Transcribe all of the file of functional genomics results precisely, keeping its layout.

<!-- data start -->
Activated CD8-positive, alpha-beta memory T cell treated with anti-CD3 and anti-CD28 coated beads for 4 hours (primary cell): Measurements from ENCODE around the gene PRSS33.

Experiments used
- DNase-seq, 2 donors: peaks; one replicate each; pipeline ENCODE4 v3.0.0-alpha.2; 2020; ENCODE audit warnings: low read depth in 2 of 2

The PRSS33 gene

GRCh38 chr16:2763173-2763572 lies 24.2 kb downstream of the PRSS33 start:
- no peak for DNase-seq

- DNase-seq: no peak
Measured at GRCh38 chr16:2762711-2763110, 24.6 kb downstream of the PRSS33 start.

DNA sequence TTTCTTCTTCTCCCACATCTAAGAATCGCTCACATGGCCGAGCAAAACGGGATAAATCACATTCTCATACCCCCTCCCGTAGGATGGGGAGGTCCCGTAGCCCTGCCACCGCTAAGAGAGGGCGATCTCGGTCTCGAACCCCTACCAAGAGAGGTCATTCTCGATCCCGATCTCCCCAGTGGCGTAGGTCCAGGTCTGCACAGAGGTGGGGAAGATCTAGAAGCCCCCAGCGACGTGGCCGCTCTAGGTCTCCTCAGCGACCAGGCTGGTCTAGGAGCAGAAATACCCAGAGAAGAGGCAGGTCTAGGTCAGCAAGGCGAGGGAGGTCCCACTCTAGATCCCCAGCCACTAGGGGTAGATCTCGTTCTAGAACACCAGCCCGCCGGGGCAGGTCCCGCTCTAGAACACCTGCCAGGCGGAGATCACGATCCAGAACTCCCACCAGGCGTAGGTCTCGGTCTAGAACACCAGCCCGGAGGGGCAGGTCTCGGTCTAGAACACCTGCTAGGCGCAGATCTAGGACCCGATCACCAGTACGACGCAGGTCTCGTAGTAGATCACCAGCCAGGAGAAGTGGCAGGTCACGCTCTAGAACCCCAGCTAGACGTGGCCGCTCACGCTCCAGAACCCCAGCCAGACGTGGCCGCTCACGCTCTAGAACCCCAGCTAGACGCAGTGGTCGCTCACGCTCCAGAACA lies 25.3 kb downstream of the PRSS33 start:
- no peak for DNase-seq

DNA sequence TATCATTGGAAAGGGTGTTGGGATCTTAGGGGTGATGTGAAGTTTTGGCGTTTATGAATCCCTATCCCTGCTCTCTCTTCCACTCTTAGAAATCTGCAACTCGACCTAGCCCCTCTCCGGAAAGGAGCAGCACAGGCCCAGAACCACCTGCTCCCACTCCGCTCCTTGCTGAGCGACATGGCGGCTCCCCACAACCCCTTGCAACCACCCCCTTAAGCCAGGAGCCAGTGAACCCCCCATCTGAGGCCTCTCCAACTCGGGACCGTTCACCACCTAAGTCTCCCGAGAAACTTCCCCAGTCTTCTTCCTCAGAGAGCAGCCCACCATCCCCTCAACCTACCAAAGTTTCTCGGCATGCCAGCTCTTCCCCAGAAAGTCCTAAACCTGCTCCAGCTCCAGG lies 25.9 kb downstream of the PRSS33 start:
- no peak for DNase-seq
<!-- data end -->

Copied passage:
Activated CD8-positive, alpha-beta memory T cell treated with anti-CD3 and anti-CD28 coated beads for 4 hours (primary cell): Measurements from ENCODE around the gene PRSS33.

Experiments used
- DNase-seq, 2 donors: peaks; one replicate each; pipeline ENCODE4 v3.0.0-alpha.2; 2020; ENCODE audit warnings: low read depth in 2 of 2

The PRSS33 gene

GRCh38 chr16:2763173-2763572 lies 24.2 kb downstream of the PRSS33 start:
- no peak for DNase-seq

- DNase-seq: no peak
Measured at GRCh38 chr16:2762711-2763110, 24.6 kb downstream of the PRSS33 start.

DNA sequence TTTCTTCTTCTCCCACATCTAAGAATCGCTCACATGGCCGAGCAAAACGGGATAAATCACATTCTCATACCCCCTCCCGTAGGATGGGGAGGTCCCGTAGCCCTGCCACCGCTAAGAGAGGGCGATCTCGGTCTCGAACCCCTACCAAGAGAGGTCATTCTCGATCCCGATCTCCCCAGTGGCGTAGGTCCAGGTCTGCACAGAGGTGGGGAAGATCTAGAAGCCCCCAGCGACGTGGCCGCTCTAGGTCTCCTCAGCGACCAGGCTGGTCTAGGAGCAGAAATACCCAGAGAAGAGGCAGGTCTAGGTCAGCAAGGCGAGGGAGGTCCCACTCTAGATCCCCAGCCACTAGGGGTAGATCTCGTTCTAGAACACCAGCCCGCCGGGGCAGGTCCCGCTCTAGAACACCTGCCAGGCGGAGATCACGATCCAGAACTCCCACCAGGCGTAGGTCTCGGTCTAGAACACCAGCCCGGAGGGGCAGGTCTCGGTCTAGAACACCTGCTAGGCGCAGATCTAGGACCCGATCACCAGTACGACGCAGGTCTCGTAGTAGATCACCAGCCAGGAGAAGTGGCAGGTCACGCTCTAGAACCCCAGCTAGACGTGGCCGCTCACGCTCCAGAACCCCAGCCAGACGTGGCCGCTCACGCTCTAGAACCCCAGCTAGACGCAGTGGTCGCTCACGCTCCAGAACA lies 25.3 kb downstream of the PRSS33 start:
- no peak for DNase-seq

DNA sequence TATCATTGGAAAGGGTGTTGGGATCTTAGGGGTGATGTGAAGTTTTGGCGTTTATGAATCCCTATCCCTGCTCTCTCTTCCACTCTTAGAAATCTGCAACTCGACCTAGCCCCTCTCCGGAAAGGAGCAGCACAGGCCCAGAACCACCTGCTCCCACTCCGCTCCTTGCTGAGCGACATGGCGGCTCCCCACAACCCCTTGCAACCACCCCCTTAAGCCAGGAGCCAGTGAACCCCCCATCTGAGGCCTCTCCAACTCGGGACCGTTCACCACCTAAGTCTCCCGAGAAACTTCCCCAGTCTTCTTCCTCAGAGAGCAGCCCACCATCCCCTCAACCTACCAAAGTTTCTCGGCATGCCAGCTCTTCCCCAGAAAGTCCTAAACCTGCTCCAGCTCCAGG lies 25.9 kb downstream of the PRSS33 start:
- no peak for DNase-seq